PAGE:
Q & A with Srs. Berta Sailer and Corita Bussanmas

Sr. Corita Bussanmas, left, and Sr. Berta Sailer sit with some of the children who come to Operation Breakthrough. (Provided photo)

Kansas City, Missouri — Srs. Berta Sailer and Corita Bussanmas are known as "rabble-rousers" among their friends, peers and the Kansas City-St. Joseph Diocese.

In addition to adopting four children and fostering close to 75 more, in 1971, these two Sisters of Charity of the Blessed Virgin Mary opened Operation Breakthrough, a nonprofit early-education center and social service facility in Kansas City.

Today, Operation Breakthrough is one of the largest providers of early education, health care and parenting programming in Missouri, serving more than 400 children and their families daily.

In a discussion panel June 21, Sailer and Bussanmas joined Loring Leifer, author of Angels with Angles: The Rogue Nuns behind Operation Breakthrough, a book chronicling the history of Operation Breakthrough; Mary Esselman, CEO of Operation Breakthrough; and Kim Randolph, a local business owner and former Operation Breakthrough student, to talk about the impact the organization has had in Kansas City. More than 250 people attended the event at the Kansas City Public Library's Plaza branch. Global Sisters Report talked to them the at their home the day before.

GSR: Could you two elaborate on why you're considered "rabble-rousers"?

Sailer: We did something that everyone opposed. The Catholic Church didn't like it. We became foster parents. We adopted some kids and of course, that was unheard of for nuns to adopt kids. And then we decided to open the center. Almost everybody except the parents were unhappy. The church was unhappy. Whoever heard of nuns adopting kids? But I think since then a lot of them have been adopting.

Why was the idea of nuns adopting children so taboo back then?

Sailer: I don't know. I don't think anyone gave it any thought, really. It was just something different. In those days, different stuff didn't work.

What made you think to adopt and foster children?

Sailer: We didn't think.

Bussanmas: Oh, we were with kids all day long. We were at the day care center with thousands of kids every day.

Was it a problem with the system that prompted you to help these kids out?

Sailer: There's still a problem with the system. We just decided that what we'd do is stick with the kids as long as we could. We antagonize everyone in this city.

Bussanmas: Back then, minimum wage was $1.10 an hour, and parents would stretch that money real thin to take care of their kids. But really, when you think that for that little bit of money, they stretched it so far, it was remarkable.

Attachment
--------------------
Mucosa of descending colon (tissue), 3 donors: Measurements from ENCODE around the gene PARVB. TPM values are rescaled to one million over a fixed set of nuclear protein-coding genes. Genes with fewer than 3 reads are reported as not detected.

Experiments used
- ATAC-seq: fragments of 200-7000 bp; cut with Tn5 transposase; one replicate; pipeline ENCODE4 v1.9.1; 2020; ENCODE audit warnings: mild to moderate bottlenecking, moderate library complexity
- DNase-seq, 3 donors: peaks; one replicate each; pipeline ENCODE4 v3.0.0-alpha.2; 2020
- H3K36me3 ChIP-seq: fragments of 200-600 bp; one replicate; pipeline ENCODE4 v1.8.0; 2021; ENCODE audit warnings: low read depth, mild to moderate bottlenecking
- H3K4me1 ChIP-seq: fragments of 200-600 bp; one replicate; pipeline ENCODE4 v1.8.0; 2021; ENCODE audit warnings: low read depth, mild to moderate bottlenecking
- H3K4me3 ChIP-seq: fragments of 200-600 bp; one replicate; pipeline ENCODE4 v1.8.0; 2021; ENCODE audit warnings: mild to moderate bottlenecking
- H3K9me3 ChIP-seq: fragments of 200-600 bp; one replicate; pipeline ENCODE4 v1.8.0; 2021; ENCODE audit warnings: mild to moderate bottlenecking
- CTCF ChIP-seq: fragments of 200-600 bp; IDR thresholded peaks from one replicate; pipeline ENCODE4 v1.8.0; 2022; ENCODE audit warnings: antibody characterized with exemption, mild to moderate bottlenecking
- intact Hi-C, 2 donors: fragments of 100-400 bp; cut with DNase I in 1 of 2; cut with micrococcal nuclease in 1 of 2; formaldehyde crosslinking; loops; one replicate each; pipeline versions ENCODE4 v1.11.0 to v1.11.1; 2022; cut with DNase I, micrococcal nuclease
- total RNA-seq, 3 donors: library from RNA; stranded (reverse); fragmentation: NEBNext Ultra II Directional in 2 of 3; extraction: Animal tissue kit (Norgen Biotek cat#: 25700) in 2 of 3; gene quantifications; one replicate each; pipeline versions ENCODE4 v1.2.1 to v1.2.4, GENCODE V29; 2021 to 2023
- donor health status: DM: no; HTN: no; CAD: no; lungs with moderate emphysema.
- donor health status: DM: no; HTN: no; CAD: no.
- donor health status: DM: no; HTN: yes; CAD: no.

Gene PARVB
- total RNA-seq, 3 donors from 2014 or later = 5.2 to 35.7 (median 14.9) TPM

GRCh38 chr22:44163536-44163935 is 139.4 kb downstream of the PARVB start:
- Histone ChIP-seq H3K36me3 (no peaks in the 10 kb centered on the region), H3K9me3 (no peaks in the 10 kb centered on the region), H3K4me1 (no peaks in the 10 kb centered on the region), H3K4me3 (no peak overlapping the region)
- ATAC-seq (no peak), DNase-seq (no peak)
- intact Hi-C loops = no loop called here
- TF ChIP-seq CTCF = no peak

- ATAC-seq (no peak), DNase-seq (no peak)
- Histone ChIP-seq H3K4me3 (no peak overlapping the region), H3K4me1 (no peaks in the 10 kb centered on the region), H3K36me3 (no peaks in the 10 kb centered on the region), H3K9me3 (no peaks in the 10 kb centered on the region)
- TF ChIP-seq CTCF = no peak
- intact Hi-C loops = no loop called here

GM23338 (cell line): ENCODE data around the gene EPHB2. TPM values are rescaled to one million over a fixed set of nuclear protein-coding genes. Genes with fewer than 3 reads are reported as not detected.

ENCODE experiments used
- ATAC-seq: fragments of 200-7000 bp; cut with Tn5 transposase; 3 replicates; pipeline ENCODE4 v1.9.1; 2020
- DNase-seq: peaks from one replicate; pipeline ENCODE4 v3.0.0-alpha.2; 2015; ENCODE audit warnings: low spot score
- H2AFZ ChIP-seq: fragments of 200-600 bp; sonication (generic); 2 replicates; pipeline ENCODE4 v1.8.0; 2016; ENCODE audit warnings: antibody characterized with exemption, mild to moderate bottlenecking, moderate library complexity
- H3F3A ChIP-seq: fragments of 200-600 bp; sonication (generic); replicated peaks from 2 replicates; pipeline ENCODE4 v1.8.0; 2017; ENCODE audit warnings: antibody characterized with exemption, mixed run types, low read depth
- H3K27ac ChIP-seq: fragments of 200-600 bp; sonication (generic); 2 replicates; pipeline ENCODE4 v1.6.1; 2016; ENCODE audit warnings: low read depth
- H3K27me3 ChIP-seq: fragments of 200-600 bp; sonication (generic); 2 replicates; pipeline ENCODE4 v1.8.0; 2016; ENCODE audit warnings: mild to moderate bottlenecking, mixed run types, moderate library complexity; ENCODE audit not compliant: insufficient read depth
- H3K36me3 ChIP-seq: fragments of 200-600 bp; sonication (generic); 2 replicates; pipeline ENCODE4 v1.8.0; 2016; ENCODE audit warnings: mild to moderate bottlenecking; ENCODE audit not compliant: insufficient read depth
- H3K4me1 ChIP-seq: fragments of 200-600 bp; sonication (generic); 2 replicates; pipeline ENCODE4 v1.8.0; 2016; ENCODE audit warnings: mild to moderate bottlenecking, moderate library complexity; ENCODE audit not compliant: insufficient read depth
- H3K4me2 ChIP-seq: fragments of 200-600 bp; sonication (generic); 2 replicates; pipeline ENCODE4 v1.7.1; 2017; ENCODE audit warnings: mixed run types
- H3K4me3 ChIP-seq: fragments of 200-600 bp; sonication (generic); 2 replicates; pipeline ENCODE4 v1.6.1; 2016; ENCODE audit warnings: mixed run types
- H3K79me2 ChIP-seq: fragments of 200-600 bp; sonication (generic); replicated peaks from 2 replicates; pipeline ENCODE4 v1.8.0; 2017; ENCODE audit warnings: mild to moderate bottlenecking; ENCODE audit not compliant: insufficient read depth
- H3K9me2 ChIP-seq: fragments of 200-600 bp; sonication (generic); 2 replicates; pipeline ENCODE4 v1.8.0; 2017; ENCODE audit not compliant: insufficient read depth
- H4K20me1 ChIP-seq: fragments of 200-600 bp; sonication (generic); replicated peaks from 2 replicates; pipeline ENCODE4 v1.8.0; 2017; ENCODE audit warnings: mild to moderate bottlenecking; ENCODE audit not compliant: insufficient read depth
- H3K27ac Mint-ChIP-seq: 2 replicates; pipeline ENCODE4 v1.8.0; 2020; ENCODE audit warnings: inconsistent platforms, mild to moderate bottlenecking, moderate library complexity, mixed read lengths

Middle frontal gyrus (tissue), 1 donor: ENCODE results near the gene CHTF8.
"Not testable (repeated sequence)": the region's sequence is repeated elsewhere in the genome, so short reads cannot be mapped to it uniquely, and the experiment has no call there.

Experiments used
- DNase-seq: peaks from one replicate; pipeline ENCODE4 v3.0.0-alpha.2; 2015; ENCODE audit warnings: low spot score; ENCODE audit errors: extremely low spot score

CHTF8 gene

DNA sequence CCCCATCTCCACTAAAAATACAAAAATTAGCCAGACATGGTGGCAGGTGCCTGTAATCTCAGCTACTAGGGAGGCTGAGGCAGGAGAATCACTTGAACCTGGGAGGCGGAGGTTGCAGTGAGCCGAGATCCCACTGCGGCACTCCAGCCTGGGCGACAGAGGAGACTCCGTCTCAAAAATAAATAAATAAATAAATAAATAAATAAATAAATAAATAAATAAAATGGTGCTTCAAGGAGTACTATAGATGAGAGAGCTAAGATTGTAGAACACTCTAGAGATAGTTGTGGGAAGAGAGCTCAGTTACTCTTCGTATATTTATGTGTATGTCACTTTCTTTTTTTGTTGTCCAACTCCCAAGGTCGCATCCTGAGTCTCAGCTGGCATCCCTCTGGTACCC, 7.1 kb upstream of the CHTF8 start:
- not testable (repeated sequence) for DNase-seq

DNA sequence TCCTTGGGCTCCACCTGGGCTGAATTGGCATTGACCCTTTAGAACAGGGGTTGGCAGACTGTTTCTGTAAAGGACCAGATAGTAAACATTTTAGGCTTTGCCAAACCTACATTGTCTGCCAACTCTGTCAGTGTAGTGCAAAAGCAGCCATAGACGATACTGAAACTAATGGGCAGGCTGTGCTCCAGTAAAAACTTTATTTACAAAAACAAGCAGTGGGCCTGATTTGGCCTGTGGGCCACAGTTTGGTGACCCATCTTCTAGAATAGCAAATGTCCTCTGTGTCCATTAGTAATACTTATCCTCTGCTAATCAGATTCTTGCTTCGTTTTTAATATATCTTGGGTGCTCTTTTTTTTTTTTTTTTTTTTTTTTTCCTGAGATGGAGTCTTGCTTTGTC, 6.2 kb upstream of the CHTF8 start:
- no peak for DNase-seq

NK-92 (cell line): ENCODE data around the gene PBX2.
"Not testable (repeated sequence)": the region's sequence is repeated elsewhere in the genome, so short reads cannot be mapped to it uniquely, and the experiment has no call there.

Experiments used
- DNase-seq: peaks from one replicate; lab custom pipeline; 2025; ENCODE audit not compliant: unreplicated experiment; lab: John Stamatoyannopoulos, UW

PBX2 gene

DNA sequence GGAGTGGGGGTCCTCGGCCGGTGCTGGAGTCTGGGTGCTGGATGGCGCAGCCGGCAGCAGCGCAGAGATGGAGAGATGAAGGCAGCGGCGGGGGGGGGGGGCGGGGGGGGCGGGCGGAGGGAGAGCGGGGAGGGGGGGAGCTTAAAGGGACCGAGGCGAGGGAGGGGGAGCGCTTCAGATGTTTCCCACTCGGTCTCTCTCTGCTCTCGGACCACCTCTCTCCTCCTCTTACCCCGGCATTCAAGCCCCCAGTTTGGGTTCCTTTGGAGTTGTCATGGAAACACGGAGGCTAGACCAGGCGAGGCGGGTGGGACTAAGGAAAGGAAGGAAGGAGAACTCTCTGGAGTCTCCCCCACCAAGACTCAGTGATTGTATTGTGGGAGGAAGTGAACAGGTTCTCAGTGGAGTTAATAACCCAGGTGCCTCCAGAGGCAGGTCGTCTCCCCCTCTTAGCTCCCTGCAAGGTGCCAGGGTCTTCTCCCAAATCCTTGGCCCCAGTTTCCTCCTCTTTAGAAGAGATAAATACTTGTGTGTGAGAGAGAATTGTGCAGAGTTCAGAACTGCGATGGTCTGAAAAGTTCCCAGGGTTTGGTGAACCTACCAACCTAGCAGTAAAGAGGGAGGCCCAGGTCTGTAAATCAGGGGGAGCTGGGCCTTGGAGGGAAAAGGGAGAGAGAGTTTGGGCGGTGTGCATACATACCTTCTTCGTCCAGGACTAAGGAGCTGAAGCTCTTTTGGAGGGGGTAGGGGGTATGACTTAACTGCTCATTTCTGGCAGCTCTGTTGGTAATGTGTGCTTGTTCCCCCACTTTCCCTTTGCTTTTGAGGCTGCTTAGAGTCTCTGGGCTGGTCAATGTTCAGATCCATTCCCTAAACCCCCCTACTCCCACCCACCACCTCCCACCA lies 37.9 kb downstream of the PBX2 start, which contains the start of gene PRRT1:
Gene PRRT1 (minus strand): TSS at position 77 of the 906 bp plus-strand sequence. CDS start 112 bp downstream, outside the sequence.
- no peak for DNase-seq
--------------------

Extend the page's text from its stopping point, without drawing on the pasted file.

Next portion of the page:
Sailer: And people looked down on these women, as they're poor. Most of them were just trying to make it. And that's still true today.

In what ways do you think the system needs to change?

Sailer: I think we need to make kids a priority.

Bussanmas: Definitely the emphasis needs to be placed on the children and the goodness of how kids really are out to please you. It's the thing that makes you the happiest.

I know you said the system still needs work, but do you see any progress among low-income families in Kansas City as opposed to 1971?

Sailer: I know people are poorer than they used to be. The needs are greater. There's more people trying to help, I think, but there are so many rules now. We didn't pay attention to any rules back then.

Bussanmas: Well, there were no rules. That's when Model Cities [a 1966-71 federal program under the Lyndon Johnson administration that sought to create jobs and foster a new generation of black leaders] were coming into vogue. The government started telling people what to do with their money and what they weren't going to do with their money. So really, yeah, there's change.

Sailer: So they made a rule and we didn't like it. We just ignored it. That was a long time ago.

Is there a particular story or memory from Operation Breakthrough that strikes you?

Sailer: A lot of the kids try so hard to make it, and for every step forward they take, something happens and they have to go back some. It's a wonder that they keep struggling.

Bussanmas: I'm not a worrywart. I don't worry about kids. I can be concerned about them, but I don't really worry. Worrying is the perfect waste of time. I'm concerned that they're making the right choices that will lead them on a straight path instead of down a narrow road that will lead them to destruction.

Sailer: I do the worrying.

Bussanmas: Berta's the worrywart.

Do you go back and see the children?

Sailer: Oh, yeah. We try to provide support for them.

Bussanmas: We go down there, but we don't work like we used to.

You two seem very well-loved.

Sailer: We've been there forever.

Is there anything else you would like to say about Operation Breakthrough?

Sailer: We want it to continue after we're dead.

[Shireen Korkzan is a former NCR Bertelsen intern.]